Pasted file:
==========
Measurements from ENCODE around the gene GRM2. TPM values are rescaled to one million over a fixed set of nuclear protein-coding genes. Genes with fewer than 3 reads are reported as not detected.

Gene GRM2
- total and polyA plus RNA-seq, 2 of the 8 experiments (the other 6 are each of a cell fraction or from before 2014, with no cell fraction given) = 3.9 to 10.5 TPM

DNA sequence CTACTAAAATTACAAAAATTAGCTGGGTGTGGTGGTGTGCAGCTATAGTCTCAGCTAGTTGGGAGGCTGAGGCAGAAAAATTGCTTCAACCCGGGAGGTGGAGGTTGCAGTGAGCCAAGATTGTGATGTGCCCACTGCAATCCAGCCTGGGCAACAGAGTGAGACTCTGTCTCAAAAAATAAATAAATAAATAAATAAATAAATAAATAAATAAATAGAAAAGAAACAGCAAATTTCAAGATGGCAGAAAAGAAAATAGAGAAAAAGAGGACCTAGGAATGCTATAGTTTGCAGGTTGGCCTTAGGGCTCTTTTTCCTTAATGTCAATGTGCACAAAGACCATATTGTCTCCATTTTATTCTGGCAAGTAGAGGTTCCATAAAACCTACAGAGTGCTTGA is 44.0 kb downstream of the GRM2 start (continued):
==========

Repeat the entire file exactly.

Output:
Measurements from ENCODE around the gene GRM2. TPM values are rescaled to one million over a fixed set of nuclear protein-coding genes. Genes with fewer than 3 reads are reported as not detected.

Gene GRM2
- total and polyA plus RNA-seq, 2 of the 8 experiments (the other 6 are each of a cell fraction or from before 2014, with no cell fraction given) = 3.9 to 10.5 TPM

DNA sequence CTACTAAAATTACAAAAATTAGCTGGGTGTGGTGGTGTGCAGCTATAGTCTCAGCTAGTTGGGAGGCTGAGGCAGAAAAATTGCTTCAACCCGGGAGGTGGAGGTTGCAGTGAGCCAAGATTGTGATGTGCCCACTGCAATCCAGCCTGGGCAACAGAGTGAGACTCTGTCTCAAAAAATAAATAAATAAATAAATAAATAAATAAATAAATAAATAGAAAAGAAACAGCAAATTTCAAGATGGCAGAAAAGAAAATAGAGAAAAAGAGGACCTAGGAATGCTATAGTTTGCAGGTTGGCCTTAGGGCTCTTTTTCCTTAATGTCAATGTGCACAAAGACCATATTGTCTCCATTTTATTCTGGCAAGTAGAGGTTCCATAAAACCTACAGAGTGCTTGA is 44.0 kb downstream of the GRM2 start (continued):